Agencies and other third-party employers of live-in household employees and home companionship providers, take note: the long-delayed regulations reclassifying many of these workers as non-exempt employees entitled to minimum wage and overtime under the FLSA are now in effect.
Articles Discussing Wage And Hour Issues In Particular Industries.
On August 21, 2015, the U.S. Court of Appeals for the District of Columbia Circuit upheld the Department of Labor’s Home Care Rule.1 Based on that decision, the effective date of the Home Care Rule is October 13, 2015.
In Montano v. Montrose Restaurant Associates, Inc., the U.S. Court of Appeals for the Fifth Circuit was presented with what may seem like an easy issue: does including a “coffeeman” in a tip pool invalidate the tip credit? The Fifth Circuit’s answer? It depends. While the court attempted to articulate a test that would provide some clarity, it may be such a fact-intensive inquiry that it does not provide employers much guidance.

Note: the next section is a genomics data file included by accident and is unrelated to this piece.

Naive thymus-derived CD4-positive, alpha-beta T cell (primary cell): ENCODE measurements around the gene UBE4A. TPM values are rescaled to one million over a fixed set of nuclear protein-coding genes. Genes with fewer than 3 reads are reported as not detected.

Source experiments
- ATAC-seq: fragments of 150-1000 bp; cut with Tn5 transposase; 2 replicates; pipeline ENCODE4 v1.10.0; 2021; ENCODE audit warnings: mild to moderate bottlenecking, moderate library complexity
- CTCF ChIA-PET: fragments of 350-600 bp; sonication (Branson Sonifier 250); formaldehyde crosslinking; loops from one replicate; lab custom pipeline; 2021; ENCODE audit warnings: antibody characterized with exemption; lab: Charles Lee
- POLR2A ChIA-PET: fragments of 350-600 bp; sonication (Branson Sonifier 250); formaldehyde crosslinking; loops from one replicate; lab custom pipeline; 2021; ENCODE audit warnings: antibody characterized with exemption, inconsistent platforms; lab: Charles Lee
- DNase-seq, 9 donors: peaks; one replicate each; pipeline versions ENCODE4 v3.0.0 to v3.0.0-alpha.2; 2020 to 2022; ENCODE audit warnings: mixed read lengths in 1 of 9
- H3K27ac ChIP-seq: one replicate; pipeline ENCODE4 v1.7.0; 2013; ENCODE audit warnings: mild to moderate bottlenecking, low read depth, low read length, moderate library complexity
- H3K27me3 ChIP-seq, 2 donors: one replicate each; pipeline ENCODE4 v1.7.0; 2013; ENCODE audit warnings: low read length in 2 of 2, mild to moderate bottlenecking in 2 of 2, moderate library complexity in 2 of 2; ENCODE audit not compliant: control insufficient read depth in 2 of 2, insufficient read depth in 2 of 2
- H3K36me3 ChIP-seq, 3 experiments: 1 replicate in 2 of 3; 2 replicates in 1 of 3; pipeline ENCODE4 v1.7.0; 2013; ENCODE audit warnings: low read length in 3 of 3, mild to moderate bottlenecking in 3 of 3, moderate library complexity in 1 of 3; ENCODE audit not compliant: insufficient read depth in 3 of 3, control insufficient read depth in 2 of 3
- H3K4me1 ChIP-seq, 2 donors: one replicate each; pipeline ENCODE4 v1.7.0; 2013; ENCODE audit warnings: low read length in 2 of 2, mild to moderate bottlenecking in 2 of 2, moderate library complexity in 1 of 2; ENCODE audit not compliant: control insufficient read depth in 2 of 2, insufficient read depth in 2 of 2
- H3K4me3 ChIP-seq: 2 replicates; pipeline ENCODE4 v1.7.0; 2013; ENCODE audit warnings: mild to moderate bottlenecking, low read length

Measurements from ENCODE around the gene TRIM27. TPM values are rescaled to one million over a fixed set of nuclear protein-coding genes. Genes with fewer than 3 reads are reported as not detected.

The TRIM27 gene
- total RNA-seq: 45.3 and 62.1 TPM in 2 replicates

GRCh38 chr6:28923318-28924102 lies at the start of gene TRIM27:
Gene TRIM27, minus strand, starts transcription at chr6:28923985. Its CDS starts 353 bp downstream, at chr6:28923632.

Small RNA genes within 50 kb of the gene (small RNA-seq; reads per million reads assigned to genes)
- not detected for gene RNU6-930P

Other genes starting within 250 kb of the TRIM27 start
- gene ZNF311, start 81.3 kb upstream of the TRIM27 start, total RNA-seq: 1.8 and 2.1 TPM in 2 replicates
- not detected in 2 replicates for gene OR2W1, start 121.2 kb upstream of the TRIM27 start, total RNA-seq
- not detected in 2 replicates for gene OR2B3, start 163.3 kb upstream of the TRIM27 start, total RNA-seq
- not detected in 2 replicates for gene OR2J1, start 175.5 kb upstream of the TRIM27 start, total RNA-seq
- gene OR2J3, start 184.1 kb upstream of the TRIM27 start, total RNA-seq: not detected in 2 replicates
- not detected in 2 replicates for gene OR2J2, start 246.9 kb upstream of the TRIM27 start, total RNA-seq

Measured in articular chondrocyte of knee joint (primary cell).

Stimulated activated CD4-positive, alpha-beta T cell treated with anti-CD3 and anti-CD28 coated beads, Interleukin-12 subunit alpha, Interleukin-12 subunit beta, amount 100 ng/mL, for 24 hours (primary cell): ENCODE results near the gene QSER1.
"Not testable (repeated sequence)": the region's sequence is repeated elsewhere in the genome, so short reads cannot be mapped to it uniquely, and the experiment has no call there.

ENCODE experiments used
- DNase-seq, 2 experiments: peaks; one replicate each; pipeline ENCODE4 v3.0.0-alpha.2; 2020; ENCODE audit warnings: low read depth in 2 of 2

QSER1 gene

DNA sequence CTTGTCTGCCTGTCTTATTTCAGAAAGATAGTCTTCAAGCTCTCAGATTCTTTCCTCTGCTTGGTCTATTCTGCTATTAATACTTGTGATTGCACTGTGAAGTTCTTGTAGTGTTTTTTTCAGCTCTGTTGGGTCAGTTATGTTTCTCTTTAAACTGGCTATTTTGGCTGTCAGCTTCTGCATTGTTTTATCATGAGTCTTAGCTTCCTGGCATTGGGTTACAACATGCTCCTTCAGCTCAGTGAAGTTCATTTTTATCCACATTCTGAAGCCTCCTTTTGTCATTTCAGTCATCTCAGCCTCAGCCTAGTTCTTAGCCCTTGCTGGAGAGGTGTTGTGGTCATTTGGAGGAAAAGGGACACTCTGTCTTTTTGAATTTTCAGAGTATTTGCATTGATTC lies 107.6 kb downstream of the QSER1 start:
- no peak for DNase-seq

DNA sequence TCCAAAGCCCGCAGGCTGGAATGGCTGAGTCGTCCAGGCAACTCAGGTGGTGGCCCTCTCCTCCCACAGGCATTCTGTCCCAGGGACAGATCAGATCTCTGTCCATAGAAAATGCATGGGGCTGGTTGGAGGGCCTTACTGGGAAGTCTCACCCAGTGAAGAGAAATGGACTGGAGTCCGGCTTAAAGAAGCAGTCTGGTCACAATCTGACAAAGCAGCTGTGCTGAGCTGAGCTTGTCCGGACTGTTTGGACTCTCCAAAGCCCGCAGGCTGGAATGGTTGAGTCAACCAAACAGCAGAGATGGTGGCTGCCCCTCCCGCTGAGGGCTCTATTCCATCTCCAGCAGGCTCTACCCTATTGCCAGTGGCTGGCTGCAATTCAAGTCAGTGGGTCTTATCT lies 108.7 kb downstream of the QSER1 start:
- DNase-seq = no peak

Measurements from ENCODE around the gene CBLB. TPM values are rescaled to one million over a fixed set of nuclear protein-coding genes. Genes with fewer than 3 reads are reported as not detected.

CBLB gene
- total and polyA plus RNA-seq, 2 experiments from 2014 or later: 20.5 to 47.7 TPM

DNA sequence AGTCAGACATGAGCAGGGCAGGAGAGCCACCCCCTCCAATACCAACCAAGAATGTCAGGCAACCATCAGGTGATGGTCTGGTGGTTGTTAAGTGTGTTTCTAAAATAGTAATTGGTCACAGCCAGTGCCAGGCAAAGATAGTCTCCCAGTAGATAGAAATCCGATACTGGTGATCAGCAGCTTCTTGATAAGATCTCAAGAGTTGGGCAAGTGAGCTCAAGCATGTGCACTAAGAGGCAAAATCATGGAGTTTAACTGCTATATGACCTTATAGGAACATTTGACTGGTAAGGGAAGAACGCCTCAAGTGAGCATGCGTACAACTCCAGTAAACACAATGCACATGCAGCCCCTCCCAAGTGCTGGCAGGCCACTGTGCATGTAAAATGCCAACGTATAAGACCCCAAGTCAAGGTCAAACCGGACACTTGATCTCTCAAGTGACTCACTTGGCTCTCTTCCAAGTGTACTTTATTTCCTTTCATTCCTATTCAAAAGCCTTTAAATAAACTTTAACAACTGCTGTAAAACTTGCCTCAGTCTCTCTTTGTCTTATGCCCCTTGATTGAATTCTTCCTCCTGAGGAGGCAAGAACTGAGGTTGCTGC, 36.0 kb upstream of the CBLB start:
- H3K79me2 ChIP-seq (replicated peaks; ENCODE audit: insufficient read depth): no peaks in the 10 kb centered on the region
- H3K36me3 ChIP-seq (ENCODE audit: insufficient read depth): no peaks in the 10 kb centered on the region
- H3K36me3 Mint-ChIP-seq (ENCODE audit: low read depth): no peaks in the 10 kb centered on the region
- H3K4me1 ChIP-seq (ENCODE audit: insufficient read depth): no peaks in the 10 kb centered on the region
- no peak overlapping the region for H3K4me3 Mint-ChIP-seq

Until recently, the U.S. Department of Labor (DOL) had long interpreted the federal Fair Labor Standards Act (FLSA) as exempting companionship-services workers and live-in domestic service workers employed by third-party employers (i.e., “home care agencies”) from the FLSA’s minimum wage and/or overtime requirements. In 2013, however, the DOL adopted regulations reversing that established position, finding that the FLSA’s minimum wage and overtime requirements protect home care agency workers and sending shockwaves throughout an entire industry.
On August 21, 2015, the U.S. Court of Appeals for the District of Columbia Circuit (“D.C. Circuit”) upheld the United States Department of Labor’s (“DOL’s”) Home Care Rule and reversed the lower court’s decisions vacating the new Rule. In the Home Care Rule, issued in October 2013, the DOL declared that third-party employers of home care “companions” or live-in caregivers for the elderly and disabled could no longer avail themselves of the longstanding statutory exemption from overtime requirements. The new Rule also set a maximum 20 percent threshold for any caregiving services to be provided by home care companions, regardless of their employer, to qualify for exempt status. The effect of the new Home Care Rule(s) is to require overtime to be paid for the first time to more than 90% of all home caregivers throughout the country.